Trump takes credit for Ohio special election win, but race remains too close to call
Danny O'Connor and Troy Balderson are neck-and-neck in Ohio's 12th District.
COLUMBUS, Ohio -- Republican Troy Balderson and Democrat Danny O’Connor may have been battling each other for months, but even after Tuesday’s special election in Ohio’s 12th Congressional District, the race is still too close to call -- regardless of the GOP candidate's declaration of victory.
The national perception entering Tuesday may have been that Democrats had the momentum heading into the election, but Balderson holds a lead of under 2,000 votes after Tuesday’s count. Provisional ballots still need to be counted and The Associated Press has yet to project a winner in the race.
If Republicans are able to hold on, Balderson would have succeeded in helping the GOP halt Democrats’ ambitions at capturing the conservative 12th District and winning the last special election before the November midterm elections.
Either way, President Donald Trump was willing to claim victory -- and brag about his influence over the race -- in a late-night tweet. He congratulated Balderson on winning, despite provisional ballots still outstanding, but not before taking the credit for himself, saying his rally Saturday closed a 28-point gap.
Balderson’s current advantage would ensure he avoids a recount, but with provisional ballots still yet to be counted, O’Connor may be able to force a mandatory recount under state law if the margin narrows to within 0.5 percent. Currently, Balderson holds a 0.8 percentage point lead.
"Over the next three months, I’m going to do everything I can to keep America great," Balderson said at an election night party, claiming victory while giving thanks to Trump and Vice President Mike Pence.
The National Republican Congressional Committee also did not wait for provisional ballots to be counted, congratulating Balderson on his apparent victory.
"Congratulations to Congressman-Elect Balderson on his hard-fought victory tonight," NRCC Chairman Steve Stivers said in a statement. "Nancy Pelosi and her liberal donors flooded this district with money and ads in an attempt to buy this seat. However, Troy's focus never wavered from the issues central Ohioans care about like fighting opioids, creating jobs, and lowering taxes."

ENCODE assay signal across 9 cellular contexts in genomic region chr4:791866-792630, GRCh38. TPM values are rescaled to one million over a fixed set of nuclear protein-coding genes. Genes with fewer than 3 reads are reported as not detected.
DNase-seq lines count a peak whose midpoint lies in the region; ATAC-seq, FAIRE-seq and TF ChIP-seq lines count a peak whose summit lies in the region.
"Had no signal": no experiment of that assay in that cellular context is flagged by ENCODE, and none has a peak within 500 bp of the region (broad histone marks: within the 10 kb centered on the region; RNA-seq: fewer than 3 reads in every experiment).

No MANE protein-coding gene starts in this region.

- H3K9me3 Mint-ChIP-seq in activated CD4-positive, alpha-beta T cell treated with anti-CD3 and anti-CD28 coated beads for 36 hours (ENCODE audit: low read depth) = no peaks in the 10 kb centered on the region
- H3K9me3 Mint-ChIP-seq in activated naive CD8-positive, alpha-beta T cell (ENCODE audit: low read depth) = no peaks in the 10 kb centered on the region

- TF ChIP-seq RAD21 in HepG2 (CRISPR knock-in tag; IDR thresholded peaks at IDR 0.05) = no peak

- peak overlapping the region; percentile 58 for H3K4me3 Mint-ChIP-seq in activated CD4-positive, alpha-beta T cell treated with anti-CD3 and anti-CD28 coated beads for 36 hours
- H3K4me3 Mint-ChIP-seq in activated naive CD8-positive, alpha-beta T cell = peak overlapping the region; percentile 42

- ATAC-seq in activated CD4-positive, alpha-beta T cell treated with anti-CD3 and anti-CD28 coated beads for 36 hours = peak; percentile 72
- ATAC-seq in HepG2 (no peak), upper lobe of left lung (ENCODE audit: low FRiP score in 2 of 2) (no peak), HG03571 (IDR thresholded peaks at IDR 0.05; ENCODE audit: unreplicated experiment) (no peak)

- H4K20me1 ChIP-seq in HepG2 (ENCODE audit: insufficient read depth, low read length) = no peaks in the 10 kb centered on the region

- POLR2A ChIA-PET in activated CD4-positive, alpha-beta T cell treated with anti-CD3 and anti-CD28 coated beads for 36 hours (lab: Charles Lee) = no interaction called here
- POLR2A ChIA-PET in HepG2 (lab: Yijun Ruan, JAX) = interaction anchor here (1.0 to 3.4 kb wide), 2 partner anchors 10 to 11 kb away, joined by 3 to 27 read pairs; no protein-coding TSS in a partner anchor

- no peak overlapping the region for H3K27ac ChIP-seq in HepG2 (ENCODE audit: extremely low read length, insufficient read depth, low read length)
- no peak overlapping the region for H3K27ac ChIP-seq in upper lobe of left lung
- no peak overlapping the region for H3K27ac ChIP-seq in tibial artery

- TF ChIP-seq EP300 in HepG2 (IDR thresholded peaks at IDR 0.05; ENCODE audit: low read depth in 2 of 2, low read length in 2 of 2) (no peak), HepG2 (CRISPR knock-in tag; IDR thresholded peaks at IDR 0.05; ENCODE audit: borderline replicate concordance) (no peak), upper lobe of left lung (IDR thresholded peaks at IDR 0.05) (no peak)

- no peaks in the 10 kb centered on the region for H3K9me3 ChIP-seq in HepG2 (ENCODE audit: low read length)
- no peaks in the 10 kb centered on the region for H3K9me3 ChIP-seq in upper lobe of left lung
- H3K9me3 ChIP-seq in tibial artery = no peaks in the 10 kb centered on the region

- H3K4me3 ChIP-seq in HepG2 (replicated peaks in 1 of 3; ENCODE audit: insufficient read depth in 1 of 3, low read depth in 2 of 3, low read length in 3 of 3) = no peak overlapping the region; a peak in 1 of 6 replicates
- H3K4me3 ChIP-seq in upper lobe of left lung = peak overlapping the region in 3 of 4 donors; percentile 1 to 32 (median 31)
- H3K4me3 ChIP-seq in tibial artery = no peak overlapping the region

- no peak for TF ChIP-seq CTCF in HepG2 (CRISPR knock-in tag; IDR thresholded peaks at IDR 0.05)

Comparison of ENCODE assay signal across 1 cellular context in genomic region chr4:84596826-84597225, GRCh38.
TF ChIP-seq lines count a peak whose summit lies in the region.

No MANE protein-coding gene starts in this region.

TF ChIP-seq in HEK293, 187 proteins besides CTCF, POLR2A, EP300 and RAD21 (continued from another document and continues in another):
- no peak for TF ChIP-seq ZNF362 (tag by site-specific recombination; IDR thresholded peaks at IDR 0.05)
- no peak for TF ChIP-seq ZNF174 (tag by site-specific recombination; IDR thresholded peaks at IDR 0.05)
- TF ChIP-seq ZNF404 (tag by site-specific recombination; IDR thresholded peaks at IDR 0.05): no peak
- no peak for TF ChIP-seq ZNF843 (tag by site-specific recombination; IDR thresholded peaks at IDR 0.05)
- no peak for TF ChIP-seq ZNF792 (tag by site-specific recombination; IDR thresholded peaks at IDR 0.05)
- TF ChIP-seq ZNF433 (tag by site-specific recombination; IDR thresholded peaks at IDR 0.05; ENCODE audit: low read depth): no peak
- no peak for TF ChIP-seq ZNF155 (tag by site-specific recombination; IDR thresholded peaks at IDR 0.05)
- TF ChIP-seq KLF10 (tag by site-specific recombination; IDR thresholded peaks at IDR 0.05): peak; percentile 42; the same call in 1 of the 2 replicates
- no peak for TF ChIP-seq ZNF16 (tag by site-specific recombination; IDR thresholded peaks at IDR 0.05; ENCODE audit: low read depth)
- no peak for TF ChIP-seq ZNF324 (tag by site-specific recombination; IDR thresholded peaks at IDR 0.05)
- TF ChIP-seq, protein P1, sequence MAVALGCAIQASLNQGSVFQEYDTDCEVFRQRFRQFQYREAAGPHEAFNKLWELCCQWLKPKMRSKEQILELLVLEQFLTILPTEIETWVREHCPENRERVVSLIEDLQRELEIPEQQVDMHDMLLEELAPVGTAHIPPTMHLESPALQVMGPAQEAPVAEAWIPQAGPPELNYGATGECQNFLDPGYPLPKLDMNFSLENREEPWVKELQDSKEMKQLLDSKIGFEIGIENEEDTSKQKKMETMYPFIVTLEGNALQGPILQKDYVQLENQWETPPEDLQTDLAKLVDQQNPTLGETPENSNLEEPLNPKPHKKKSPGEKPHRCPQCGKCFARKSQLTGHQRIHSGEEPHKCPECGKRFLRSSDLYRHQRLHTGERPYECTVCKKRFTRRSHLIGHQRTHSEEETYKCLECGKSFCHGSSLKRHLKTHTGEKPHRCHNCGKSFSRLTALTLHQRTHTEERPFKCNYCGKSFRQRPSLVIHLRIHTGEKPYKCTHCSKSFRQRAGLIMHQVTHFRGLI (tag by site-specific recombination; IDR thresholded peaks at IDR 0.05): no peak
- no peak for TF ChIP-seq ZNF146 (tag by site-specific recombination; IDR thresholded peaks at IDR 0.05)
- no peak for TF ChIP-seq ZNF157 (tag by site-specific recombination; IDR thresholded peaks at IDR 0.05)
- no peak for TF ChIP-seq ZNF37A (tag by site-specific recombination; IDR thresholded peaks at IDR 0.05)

The close contest comes in a district that Republicans have represented continuously for over three decades. O’Connor had tried to run as a moderate and emulate the success of Rep. Conor Lamb, who won a special election in a similarly conservative district in neighboring Pennsylvania earlier this year.
If Balderson, a second-term state senator, holds on, he will have won his second close election of the year. He barely squeaked into the general election after surviving a close primary election and a legal challenge to the results. Balderson received a late boost from the support of two-key Republicans — Ohio Gov. John Kasich, who represented the 12th District for nearly two decades, and Trump, during his last-minute campaign stop in Ohio before the election.
The winner will succeed Republican Rep. Pat Tiberi in representing the district, filling the vacancy Tiberi left with his retirement earlier this year. The district, a swath of the Buckeye State that extends from the well-to-do suburbs of Columbus to conservative rural areas to the north and east, was won by Trump by over 11 points in 2016, and portions of the region haven't elected a Democratic congressperson since the early 1980s.
If Republicans hold the seat, they will have prevented what could have been an embarrassing defeat that would have further emboldened Democrats looking to take back the House of Representatives this fall. Win or lose, Balderson will have to continue to fight to ensure that his stay in Washington lasts more than a few months, however, as he and O’Connor will match up again in November.
Nevertheless, the race serves as a wake-up call for Republicans, warning them that even the safest Republican districts are vulnerable to tough challenges from Democrats this cycle. A legacy of Republican representation has far from deterred Democrats from attempting political flips of the longest odds this election cycle, as evidenced by the party's strong efforts across the country in special elections throughout Trump's presidency, culminating in perhaps its finest moment: a stunning upset by now-Rep. Conor Lamb in Pennsylvania's 18th Congressional District in March, not even a year and a half after Trump won the district by nearly 20 points.
But while Lamb may have been boosted by the lingering local distaste for his Republican predecessor, Rep. Tim Murphy, who resigned in the midst of a sex scandal in 2017, O'Connor had to wrestle with the legacy of the popular Tiberi, who local Republicans believe would've been relatively safe had he remained in office and attempted a run for his ninth term. Instead, Tiberi's decision to depart Washington in January for a position leading an Ohio business lobbying organization kickstarted O'Connor's ambitions of higher office and paved the way for Democratic gains.